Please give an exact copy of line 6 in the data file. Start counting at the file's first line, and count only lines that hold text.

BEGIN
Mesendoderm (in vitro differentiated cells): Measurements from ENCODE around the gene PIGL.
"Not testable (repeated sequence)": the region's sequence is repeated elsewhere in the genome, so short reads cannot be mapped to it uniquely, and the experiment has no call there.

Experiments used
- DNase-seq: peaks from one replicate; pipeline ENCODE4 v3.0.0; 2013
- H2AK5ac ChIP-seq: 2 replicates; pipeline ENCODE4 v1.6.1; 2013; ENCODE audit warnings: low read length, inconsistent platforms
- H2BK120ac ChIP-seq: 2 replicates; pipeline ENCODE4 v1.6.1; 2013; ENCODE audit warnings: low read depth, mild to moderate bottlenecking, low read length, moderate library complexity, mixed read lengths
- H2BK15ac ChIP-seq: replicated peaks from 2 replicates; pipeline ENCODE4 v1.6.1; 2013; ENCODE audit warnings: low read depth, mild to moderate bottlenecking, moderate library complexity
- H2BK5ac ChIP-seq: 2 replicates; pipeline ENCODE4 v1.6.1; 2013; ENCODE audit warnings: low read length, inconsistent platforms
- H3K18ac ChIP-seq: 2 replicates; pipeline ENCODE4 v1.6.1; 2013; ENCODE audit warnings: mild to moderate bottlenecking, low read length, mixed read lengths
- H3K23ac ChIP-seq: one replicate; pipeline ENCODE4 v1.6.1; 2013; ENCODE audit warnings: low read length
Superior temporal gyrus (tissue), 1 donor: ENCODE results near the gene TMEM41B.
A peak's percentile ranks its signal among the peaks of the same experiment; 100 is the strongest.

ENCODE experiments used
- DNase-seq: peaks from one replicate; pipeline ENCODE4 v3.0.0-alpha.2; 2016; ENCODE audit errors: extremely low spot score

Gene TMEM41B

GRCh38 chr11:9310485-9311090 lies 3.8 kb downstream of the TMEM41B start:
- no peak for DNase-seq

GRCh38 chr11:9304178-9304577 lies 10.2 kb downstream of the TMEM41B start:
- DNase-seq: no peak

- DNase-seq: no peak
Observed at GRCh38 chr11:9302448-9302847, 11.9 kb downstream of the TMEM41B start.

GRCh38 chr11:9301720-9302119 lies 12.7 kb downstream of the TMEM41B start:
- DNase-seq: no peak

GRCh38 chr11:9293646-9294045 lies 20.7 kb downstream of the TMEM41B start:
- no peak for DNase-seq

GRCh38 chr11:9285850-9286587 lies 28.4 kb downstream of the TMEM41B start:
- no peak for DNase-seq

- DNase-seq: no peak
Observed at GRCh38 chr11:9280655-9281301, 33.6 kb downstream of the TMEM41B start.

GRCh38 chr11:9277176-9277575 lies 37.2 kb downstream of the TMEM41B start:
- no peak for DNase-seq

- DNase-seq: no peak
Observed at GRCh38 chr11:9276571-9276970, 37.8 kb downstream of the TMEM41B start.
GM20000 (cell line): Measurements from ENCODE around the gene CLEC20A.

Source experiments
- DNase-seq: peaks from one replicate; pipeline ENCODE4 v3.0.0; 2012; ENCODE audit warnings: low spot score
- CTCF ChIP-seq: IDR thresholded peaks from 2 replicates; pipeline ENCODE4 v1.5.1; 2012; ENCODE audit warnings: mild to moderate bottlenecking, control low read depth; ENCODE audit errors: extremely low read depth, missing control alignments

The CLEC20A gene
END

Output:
- H2BK120ac ChIP-seq: 2 replicates; pipeline ENCODE4 v1.6.1; 2013; ENCODE audit warnings: low read depth, mild to moderate bottlenecking, low read length, moderate library complexity, mixed read lengths